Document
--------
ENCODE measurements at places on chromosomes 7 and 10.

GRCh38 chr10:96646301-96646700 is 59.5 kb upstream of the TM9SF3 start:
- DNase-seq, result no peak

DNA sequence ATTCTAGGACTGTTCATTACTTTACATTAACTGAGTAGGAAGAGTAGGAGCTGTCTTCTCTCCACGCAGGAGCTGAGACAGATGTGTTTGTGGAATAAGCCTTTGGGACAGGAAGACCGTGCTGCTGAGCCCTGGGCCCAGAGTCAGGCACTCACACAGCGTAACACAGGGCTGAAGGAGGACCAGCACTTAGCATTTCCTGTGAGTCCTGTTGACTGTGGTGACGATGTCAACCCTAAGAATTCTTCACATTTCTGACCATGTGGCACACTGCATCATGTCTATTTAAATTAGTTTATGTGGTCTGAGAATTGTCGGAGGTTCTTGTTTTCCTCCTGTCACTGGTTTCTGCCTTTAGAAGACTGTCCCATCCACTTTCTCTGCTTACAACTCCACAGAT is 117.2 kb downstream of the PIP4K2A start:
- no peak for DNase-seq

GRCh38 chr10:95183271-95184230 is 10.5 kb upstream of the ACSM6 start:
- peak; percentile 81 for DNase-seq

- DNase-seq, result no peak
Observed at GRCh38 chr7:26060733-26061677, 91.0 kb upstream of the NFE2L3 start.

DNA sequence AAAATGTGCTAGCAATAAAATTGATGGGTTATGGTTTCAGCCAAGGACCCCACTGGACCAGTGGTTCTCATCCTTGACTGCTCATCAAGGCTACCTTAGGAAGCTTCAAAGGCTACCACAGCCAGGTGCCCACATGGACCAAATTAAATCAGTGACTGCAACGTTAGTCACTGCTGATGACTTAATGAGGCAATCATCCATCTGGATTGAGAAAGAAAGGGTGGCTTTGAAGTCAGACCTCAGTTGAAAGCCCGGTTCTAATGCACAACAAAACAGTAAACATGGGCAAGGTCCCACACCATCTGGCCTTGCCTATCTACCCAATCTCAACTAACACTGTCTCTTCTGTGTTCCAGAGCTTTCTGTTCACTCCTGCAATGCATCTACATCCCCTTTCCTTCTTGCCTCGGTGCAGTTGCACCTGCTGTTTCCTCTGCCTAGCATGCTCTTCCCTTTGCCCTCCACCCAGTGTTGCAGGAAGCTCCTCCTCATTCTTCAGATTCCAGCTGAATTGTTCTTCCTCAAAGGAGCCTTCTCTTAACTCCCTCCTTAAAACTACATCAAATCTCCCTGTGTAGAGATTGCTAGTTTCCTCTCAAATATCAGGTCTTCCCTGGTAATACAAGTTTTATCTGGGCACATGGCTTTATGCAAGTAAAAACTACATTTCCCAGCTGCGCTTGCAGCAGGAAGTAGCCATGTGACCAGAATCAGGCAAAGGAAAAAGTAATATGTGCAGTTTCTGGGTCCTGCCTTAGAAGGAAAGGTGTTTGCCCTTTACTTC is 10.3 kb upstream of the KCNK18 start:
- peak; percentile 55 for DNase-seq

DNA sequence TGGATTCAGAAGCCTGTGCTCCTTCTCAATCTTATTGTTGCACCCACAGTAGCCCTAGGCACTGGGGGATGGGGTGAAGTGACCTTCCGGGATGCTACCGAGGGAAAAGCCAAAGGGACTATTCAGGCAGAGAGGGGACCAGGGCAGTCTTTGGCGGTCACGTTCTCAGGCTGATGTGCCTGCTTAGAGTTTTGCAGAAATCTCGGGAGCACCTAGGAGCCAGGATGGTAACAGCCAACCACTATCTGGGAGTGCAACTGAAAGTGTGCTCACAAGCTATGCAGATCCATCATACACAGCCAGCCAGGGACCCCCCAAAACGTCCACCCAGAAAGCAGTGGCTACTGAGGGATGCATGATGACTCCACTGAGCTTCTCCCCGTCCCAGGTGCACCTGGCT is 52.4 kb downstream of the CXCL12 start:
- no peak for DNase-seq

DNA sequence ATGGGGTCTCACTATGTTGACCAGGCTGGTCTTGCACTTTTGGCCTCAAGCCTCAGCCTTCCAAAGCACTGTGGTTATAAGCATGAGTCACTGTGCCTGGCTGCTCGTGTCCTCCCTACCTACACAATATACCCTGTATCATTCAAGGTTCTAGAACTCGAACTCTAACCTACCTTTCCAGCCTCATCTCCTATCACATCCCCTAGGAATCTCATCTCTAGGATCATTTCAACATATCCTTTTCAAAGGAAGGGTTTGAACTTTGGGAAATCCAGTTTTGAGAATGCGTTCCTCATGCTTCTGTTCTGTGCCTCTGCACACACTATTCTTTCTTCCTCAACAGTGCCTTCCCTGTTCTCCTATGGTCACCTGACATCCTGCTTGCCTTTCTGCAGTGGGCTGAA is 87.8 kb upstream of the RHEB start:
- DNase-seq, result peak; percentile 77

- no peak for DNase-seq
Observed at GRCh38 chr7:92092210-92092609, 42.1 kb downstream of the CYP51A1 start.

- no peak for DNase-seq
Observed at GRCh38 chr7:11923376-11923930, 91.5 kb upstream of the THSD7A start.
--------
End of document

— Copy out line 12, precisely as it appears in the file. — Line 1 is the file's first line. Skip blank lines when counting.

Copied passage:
DNA sequence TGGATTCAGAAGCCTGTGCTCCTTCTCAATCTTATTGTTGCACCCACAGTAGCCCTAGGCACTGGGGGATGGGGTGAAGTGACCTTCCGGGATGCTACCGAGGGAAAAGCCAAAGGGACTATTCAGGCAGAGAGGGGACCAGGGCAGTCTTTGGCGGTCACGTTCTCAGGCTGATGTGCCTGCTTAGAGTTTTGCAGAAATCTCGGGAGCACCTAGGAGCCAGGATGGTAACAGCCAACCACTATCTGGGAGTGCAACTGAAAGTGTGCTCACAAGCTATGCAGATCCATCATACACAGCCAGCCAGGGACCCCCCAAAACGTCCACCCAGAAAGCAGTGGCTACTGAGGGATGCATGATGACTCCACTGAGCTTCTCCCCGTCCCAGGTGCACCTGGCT is 52.4 kb downstream of the CXCL12 start: